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Grounding telecommunication lines?

NailbunnyPDNailbunnyPD Registered User regular
We suffered a loss at work due to an electrical surge coming in over our telco lines, including cable, T1 and POTS lines. We lost a bit of equipment, and so I would like to prevent this from happening again.

What can I use to ground these connections so that our equipment doesn't get fried again? All but the cable are running over copper through 66 blocks.

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Posts

  • DHS OdiumDHS Odium Registered User regular
    edited September 2009
    I've seen ports for phone lines, ethernet lines, and regular cable lines on higher end surge protectors.

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  • wunderbarwunderbar What Have I Done? Registered User regular
    edited September 2009
    DHS Odium wrote: »
    I've seen ports for phone lines, ethernet lines, and regular cable lines on higher end surge protectors.

    Yea, this.

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  • darkgruedarkgrue Registered User regular
    edited September 2009
    There are quite a few companies that sell surge protectors specifically for this purpose - there's a lot of better-specced equipment you can get than what's at the store.

    The more industrial-grade parts you can get are specific to particular line types, rather than power strips with just extra plugs. Lot of the "premium" surge protectors use pretty wimpy surge parts (or don't protect all the signal lines), so getting an application-specific product that uses gas-discharge tube designs (here's an example of one such product, here's another) instead of MOVs you might consider worth it. Prices vary, and although there's a good amount of "pixie dust" products out there you have to be wary of, you also generally get what you pay for (that is, if it's cheap in cost, it's probably got cheap parts too).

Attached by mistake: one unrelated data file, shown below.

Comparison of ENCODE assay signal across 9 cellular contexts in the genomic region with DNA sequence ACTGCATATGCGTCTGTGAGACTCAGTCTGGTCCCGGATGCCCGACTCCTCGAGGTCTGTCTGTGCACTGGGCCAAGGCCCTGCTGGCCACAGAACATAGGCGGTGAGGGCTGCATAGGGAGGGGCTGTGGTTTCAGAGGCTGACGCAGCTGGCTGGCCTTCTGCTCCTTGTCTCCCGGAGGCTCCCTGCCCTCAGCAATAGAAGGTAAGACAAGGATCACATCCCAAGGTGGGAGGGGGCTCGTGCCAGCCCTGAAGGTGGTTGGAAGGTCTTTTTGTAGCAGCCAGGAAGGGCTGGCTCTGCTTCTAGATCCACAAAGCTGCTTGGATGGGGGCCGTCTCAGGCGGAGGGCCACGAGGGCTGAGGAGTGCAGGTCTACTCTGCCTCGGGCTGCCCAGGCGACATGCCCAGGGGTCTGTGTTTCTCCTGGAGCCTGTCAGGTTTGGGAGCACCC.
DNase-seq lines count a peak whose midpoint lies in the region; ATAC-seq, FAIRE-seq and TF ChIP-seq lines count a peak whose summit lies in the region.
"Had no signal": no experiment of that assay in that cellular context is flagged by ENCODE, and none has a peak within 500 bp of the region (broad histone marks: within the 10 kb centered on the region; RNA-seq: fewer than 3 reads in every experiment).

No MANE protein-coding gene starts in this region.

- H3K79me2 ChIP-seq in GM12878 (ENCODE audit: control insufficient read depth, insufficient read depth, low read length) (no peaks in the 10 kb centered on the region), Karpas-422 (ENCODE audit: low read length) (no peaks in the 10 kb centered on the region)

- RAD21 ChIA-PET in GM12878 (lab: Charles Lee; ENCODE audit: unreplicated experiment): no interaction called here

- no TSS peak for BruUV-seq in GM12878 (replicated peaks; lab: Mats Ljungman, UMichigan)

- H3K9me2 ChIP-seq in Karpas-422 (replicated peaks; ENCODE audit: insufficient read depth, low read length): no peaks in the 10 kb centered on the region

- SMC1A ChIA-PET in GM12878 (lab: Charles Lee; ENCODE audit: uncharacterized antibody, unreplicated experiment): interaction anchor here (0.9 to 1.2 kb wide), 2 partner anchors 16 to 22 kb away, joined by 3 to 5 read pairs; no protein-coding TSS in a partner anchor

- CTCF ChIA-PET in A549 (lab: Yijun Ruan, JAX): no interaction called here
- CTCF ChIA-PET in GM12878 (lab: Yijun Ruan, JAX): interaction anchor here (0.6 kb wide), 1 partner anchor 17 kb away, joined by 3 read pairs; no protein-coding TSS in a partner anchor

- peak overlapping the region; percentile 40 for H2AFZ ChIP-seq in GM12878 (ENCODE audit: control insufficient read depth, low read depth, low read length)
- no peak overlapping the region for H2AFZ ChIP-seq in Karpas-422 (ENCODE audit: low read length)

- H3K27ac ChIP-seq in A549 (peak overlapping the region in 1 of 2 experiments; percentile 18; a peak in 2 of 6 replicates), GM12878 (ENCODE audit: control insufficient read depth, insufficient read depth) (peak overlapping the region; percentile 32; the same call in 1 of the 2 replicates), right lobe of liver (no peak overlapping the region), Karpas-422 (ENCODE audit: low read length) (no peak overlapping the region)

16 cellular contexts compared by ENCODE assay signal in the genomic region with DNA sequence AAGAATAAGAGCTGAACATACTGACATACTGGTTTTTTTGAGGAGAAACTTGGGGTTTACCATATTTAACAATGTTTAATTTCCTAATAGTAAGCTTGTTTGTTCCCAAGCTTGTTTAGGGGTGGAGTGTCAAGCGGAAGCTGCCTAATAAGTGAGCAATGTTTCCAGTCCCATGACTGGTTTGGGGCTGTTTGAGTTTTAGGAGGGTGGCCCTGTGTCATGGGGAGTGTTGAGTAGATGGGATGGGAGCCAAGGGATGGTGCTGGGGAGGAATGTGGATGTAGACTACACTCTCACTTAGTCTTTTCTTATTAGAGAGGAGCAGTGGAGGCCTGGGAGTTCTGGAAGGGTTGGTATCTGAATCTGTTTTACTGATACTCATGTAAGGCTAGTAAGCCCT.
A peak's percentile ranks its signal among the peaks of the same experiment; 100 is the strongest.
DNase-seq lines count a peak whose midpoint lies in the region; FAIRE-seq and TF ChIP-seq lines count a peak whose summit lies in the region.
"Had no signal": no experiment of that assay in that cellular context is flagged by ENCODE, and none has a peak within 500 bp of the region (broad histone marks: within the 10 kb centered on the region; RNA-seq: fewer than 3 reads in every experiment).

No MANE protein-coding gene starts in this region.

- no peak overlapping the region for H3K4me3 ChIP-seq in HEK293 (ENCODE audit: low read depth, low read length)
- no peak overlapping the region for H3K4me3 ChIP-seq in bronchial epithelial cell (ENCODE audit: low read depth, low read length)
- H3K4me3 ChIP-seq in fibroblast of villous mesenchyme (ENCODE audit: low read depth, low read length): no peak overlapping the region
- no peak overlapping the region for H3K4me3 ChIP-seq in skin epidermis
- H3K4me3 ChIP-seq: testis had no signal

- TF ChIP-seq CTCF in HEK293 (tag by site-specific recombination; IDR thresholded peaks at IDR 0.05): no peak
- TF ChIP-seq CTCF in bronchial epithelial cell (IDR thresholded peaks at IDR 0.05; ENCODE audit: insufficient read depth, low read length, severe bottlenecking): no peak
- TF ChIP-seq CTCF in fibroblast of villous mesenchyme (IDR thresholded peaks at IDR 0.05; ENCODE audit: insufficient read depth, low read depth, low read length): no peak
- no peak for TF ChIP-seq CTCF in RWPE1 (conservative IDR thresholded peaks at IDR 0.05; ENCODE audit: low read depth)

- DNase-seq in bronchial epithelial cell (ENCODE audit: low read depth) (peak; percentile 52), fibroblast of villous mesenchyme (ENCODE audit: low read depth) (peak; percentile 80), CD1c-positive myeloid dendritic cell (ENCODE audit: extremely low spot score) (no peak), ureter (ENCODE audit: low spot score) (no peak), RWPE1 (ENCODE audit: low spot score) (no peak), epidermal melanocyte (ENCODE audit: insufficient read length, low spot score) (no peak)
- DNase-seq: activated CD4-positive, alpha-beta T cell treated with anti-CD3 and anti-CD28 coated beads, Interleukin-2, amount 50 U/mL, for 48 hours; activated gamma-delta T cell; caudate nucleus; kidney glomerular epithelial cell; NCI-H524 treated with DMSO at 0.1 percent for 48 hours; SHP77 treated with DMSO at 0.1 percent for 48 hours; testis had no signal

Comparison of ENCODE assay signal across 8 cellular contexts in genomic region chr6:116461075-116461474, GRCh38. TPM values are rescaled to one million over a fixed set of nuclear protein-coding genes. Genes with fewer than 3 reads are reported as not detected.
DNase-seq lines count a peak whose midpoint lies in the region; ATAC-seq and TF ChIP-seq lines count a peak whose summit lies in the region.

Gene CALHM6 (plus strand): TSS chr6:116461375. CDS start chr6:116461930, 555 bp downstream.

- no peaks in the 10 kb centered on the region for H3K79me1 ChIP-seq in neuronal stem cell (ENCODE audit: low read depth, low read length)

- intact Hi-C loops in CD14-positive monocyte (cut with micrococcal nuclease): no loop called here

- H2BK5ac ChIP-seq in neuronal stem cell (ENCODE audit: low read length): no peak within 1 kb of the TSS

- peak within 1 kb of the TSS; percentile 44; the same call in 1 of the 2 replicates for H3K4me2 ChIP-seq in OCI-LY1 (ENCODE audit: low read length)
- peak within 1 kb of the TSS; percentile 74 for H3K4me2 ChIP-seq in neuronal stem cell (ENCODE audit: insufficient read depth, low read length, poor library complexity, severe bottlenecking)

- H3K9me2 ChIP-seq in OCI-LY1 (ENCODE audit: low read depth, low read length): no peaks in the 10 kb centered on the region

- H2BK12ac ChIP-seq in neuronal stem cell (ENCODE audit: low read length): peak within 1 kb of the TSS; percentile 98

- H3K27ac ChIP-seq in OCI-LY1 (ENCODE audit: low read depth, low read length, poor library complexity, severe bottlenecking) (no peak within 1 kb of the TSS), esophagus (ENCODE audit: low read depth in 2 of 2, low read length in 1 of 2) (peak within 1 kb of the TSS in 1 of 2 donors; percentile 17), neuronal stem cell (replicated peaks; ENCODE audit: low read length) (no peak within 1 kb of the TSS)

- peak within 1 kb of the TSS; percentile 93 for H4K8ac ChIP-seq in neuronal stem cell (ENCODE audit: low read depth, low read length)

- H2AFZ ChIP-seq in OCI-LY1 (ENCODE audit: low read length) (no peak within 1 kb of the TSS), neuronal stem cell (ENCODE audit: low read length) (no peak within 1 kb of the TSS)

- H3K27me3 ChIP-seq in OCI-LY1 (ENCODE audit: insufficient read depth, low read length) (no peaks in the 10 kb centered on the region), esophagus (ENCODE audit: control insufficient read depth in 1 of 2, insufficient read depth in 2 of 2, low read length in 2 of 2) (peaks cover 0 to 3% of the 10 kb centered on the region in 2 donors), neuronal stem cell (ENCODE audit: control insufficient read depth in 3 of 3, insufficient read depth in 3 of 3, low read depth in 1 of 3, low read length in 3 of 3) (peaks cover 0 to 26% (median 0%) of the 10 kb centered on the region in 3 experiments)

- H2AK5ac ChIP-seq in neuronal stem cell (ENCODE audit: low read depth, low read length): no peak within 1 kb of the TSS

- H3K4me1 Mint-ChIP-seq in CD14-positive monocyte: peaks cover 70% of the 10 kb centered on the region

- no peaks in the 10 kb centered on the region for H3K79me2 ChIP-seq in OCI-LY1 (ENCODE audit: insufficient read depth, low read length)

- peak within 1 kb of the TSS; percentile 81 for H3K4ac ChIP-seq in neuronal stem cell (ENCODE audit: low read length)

Surge protectors specifically made for mounting on 66-blocks are not uncommon, but you are unlikely to find them at your local hardware store. I've never used that sort of product, so I can't really recommend one, but there's quite a few manufacturers of them out there.

    Keep in mind that surge protectors, regardless of the design, always let some part of the surge through. That could amount to hundreds of volts for some (short) amount of time - enough to kill a lot of equipment. A surge protector's job is to prevent equipment fires, not necessarily protect the equipment from fatal damage.

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  • ZackSchillingZackSchilling Registered User regular
    edited September 2009
    If you expect to collect on a protector's replacement guarantee, make absolutely certain EVERYTHING runs through the protector and that fact is documented.

    We're talking not a single power brick connected to a USB device on a regular outlet. And make sure you don't overload it or the company will also weasel out of the claim.

    ZackSchilling on
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